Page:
The First Step Act (“Act”) is expected to produce badly needed reform of the federal mandatory minimum sentencing scheme. The reform legislation offers promise to improve rehabilitation programs and living conditions in the Federal Bureau of Prisons.
More importantly, however, is the goal of the Act to improve the lives of the families of federal inmates who often do the time with their loved ones in one way or another.
That is, if the federal government can get the program off the ground. Should the Act be implemented successfully, it may be recognized as President Trump’s signature legislative achievement.
What Does the First Step Act Do?
The Act creates changes in the treatment and rehabilitation of low-level federal prisoners. Qualifying inmates – mostly those who have committed low-level drug offenses – can earn goodtime credits that allow early release from prison with the opportunity to serve the remainder of their sentence in home confinement or halfway houses.
The Bureau of Prisons and Congressional Budget Office estimated roughly 53,000 prisoners could be released early over the next 10 decade. Some experts believe that four to six thousand current federal inmates will immediately qualify for a supervised release program.
How Do Inmates Earn Goodtime Credits?
This process of earnin goodtime credits for early release will happen in three or four steps for most inmates: risk assessment, earn the credits, and either cash in your chips or petition to do so, and then release.
- The law requires the Bureau of Prisons to cooperate with an independent review commission to assess all federal prisoners for their risk of recidivism via the adoption of a risk assessment tool. Each inmate will be categorized as minimum, low, medium, or high risk as a base line for how earned goodtime credits may be redeemed.
- Prisoners then have the opportunity to earn time credits by completing various rehabilitative programs. For instance, the “good time” expansion offers an extra seven days off an inmate’s sentence for each year of good behavior.
- Minimum- and low-risk prisoners would be allowed to redeem for more time in a halfway house or home confinement at the end of their sentence.
- Medium- and high-risk prisoners will be required to petition for redemption of earned credits.
Redeeming credits must have the approval of the warden and a determination by the third-party review commission that the inmate is not likely to reoffend or become a public safety threat.
After cashing in, this community supervision (probation) will last three to five years as stipulated during original sentencing. Anyone violating the conditions of release will be immediately sent back to prison to serve out the rest of their sentence.
What Are the Current Mandatory Minimums?
Exact federal drug penalties relate to specific drug type, quantities involved, and whether they are classified as schedule I, II, III, IV, or V drugs.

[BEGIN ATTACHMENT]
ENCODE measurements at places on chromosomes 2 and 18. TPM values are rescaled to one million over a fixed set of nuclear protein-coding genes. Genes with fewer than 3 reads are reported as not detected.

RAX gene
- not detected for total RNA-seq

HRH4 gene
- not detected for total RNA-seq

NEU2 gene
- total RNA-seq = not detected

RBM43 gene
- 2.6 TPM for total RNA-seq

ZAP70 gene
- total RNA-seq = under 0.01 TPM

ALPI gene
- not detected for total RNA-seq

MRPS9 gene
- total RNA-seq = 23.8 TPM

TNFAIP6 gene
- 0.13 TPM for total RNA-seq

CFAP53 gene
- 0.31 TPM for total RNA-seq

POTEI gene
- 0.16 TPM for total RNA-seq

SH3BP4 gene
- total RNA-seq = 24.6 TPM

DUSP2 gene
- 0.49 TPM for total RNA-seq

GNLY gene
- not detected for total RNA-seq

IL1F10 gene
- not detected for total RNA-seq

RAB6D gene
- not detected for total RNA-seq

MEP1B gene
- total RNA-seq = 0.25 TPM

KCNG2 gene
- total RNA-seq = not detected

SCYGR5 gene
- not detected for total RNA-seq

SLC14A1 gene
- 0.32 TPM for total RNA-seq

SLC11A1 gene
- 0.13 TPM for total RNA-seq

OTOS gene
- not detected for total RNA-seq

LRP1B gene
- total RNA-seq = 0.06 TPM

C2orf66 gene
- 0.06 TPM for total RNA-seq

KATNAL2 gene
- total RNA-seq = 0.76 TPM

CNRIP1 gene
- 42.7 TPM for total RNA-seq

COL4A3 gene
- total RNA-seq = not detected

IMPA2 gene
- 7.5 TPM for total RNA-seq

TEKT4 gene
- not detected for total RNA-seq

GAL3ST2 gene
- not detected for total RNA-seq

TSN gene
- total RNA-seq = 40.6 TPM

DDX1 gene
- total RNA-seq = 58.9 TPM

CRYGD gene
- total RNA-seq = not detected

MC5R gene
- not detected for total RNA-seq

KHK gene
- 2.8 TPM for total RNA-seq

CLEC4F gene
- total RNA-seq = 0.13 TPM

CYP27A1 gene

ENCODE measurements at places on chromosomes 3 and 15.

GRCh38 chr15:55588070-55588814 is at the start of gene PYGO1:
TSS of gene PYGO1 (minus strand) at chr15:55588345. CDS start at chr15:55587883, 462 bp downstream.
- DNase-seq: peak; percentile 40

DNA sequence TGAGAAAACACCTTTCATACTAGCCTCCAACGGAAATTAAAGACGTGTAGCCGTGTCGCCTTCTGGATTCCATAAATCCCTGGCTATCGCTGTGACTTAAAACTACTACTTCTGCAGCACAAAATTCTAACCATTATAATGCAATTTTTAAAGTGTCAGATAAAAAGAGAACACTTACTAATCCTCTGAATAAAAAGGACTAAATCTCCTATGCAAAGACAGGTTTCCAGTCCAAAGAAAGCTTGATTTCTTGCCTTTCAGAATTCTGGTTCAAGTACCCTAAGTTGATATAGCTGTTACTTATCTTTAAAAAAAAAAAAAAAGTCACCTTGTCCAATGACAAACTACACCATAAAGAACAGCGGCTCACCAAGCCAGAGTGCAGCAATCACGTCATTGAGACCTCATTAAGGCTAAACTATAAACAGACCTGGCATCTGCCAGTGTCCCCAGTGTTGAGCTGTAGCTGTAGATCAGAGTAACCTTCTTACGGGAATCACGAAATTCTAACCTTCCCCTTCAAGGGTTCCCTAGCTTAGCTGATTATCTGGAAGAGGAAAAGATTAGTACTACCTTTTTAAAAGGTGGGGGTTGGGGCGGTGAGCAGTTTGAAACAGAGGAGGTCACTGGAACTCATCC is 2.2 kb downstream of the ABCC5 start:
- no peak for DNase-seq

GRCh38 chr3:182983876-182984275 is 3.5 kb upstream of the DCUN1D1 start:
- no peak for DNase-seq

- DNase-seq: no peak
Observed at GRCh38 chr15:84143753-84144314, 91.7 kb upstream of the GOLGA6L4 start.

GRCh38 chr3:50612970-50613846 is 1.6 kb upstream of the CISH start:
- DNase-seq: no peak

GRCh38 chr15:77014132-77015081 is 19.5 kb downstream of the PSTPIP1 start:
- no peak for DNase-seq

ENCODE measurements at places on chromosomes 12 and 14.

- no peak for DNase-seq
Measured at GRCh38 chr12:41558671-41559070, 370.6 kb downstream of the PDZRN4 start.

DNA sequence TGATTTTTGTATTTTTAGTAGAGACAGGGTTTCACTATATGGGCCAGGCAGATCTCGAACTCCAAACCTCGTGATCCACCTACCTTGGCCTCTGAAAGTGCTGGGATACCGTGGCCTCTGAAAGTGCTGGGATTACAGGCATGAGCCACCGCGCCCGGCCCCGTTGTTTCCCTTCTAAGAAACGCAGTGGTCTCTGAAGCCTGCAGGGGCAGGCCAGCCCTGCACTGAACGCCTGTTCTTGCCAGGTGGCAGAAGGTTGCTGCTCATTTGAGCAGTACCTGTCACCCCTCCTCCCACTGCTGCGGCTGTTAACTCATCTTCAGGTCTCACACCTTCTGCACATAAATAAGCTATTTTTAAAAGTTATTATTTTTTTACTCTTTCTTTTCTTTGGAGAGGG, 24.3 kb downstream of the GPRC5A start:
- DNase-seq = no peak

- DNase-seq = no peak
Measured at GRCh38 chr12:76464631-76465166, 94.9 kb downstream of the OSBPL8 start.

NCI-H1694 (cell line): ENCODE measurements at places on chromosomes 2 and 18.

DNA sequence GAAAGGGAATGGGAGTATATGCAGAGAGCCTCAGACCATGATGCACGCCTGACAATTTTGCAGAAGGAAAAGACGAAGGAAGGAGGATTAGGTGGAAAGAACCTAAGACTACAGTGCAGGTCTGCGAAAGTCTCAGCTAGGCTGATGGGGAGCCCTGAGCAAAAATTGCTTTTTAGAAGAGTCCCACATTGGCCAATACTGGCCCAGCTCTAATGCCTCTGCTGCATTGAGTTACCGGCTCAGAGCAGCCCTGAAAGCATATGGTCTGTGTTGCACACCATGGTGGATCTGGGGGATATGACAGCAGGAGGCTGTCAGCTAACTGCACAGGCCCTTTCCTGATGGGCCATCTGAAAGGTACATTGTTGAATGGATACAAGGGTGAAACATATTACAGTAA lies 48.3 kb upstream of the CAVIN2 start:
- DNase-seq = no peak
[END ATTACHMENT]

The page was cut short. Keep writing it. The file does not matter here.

However, cocaine, fentanyl, heroin, LSD, methamphetamine, PCP, and their derivatives carry a mandatory minimum of 10 years for first-time offenders, 20 years for a second offense, and a life term with two or more priors.
Marijuana and hashish mandatory minimums range from 5-10 years depending on the factual circumstances. The fine limits for these drug crimes currently range from a couple thousand up to millions depending on the severity of the charges.
Now, under the new law, if someone has already served 25 years of a given sentence, then, they are potentially entitled to a shave 25 weeks off their time if they’ve earned the “good time” behavior credit for each year served. This single example can give you a good idea of the potential impact of this bill.
Are There Any Program Exclusions?
There are exclusions from program participation for some violent crimes – use of a firearm during a criminal act, for instance. Special mental health needs will also likely disqualify some during the law’s risk assessment process. It should also go without saying that the program is limited to federal prisoners. State facilities are not included.
Ultimately, this plan is estimated to cost taxpayers roughly $346 million over the next 10 years, in part because released prisoners will be eligible for federal benefits like health insurance markets and the Supplemental Nutrition Assistance Program.
However, these figures do not take into account the savings derived from caring for fewer inmates overall, and from the potential to close expensive, un-needed federal prisons across the country. The Vera Institute of Justice estimates average annual costs for incarceration to be around $31,000 per inmate, per year.
These reductions may allow for closure of three or four federal facilities in that same 10-year period, and we can look to Texas state reforms implemented in 2007 as a point of reference with a reported $3 billion in estimated savings. Eight state prisons have been closed since.
Interested to learn more and see if you or your loved one will qualify? Get in touch with our office.